Sunday, October 12, 2014

Simple Changes Made Hard

A volcano has erupted on Linden Lane. You know, the much maligned piling of mulch against a tree trunk that could prove deleterious for the tree. I'm not passionate as some about this, but thought I'd knock on the door in a friendly neighborly sort of way. Nothing to it, really. Empowered by newly gained knowledge, the resident would pull the mulch away from the tree and the problem solved. Five minutes, tops.

The guy who answered the door is a renter. Nice conversation as his pre-toddler looked up at me with bright curiosity. But it's the owner who hires the landscape crew. The renter would need to contact the owner, who would need to contact the landscaper, who would need to alert his crew, which has probably always done things this way and would need persistent reminding to change.

In other words, a five minute task to benefit the tree has just become impossible.

Another example: An old window-mounted air conditioner runs all day in an office overlooking Nassau Street, barely cooling the small room. It needs to be replaced. Seems simple enough. But the building owner requires a new one be 110 rather 220volt. The building is so wired that all 110 appliances are automatically shut off at 8pm, as an energy saving policy. But the office is sometimes used until 9pm, and on hot summer evenings that last hour could be uncomfortable for clients. So the old AC rattles on.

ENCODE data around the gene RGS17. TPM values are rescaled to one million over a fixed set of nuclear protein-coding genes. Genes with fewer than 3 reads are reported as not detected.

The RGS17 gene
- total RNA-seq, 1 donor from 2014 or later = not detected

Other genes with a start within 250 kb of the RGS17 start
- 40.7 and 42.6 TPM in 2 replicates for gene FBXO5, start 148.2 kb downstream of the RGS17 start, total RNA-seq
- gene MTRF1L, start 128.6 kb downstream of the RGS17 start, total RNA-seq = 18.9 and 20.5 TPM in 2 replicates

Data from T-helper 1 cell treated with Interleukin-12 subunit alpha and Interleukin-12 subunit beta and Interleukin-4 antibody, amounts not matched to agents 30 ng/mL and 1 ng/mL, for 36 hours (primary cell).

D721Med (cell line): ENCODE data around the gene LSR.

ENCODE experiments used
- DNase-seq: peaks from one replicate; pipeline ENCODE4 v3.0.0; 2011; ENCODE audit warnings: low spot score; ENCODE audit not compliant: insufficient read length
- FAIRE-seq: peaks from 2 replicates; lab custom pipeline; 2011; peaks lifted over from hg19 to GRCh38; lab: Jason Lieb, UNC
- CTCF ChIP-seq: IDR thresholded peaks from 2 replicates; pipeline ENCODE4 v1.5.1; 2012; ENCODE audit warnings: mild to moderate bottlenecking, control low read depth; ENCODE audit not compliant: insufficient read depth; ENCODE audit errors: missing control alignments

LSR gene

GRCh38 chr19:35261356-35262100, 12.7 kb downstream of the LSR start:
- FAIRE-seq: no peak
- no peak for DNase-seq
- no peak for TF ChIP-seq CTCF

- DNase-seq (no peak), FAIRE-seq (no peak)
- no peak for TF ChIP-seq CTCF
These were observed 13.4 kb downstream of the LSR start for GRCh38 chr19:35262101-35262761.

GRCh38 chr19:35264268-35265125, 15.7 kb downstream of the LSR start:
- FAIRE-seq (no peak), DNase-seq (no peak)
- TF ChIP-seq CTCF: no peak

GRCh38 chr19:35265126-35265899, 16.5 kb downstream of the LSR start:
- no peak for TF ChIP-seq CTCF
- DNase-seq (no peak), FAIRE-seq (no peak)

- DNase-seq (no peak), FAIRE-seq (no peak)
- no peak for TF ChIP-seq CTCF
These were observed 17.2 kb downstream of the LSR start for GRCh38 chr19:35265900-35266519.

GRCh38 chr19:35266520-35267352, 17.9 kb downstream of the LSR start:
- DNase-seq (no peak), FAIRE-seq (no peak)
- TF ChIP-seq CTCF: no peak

Another example: A homeowner's landscaper dumps leaves on a street frequented by kids on the way to school. The leaves narrow the street, pushing bicyclists out into car traffic, and the leaf dumping ignores the town leaf pickup schedule. The homeowner has a huge lawn and could easily pile leaves in a back corner. Friendly conversations ensue with the owners and with the landscaper, who drives to Princeton from south Jersey every couple weeks, but no change.

Funny. We're a highly adaptable species, and yet the resistance to change, both personal and institutional, so often wins out.

1 comment:

Anonymous said...

Take heart! Fixing the tree's mulch collar wasn't impossible. We -- the renters -- got around to it about a week after you knocked on our door. That's not too bad, given that we have other responsibilities of our own. (Thanks, by the way! We didn't know it was a problem for the tree.) Unfortunately, I suspect that the landscapers will restore the status quo the first chance they get. I don't know where those guys are from, but I'm pretty sure they don't have plants there.